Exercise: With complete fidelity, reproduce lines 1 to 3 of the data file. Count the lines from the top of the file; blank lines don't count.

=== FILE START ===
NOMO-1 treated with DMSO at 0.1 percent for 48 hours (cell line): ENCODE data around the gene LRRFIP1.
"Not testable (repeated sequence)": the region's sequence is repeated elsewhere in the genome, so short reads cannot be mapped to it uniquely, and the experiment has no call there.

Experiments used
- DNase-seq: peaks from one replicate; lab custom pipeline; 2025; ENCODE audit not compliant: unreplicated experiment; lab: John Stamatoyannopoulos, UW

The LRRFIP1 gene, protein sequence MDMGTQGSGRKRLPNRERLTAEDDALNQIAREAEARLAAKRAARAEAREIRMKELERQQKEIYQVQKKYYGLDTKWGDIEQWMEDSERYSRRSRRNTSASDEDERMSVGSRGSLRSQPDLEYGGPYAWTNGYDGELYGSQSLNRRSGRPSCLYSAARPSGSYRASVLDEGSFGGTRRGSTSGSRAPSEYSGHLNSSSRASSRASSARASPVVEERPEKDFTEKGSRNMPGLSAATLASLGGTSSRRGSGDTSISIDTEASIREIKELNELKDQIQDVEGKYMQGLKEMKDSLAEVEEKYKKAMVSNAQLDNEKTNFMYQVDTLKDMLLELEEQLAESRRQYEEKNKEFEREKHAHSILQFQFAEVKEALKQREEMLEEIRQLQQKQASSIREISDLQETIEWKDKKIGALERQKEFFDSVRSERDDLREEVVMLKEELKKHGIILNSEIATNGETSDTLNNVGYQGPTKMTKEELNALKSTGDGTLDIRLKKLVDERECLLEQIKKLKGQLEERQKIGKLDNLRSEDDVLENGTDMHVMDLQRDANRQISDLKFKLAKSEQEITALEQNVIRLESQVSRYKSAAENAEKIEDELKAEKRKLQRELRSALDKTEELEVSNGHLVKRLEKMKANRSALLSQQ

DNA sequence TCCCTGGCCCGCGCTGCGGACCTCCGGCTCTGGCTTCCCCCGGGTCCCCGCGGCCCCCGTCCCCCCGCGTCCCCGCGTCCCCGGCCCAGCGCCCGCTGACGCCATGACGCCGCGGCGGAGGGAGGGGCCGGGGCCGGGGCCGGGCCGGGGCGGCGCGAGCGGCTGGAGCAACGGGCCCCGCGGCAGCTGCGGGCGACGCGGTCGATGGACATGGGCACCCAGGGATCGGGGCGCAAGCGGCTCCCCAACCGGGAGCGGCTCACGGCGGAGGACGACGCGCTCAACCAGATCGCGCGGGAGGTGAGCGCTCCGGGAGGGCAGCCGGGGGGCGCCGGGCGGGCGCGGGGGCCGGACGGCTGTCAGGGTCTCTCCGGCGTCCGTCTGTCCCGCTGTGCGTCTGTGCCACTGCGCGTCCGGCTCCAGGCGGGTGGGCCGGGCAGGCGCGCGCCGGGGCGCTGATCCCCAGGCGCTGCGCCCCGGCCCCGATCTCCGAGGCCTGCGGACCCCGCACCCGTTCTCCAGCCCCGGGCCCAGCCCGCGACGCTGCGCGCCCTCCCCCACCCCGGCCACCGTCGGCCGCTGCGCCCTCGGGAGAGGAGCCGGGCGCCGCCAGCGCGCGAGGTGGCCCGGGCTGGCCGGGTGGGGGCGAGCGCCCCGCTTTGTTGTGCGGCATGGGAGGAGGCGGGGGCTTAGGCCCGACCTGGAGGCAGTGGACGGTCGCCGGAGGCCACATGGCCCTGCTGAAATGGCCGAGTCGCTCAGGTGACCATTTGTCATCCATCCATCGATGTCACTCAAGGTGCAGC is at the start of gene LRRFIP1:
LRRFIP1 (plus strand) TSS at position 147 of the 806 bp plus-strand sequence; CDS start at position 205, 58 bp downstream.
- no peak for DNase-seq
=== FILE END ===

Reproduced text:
NOMO-1 treated with DMSO at 0.1 percent for 48 hours (cell line): ENCODE data around the gene LRRFIP1.
"Not testable (repeated sequence)": the region's sequence is repeated elsewhere in the genome, so short reads cannot be mapped to it uniquely, and the experiment has no call there.

Experiments used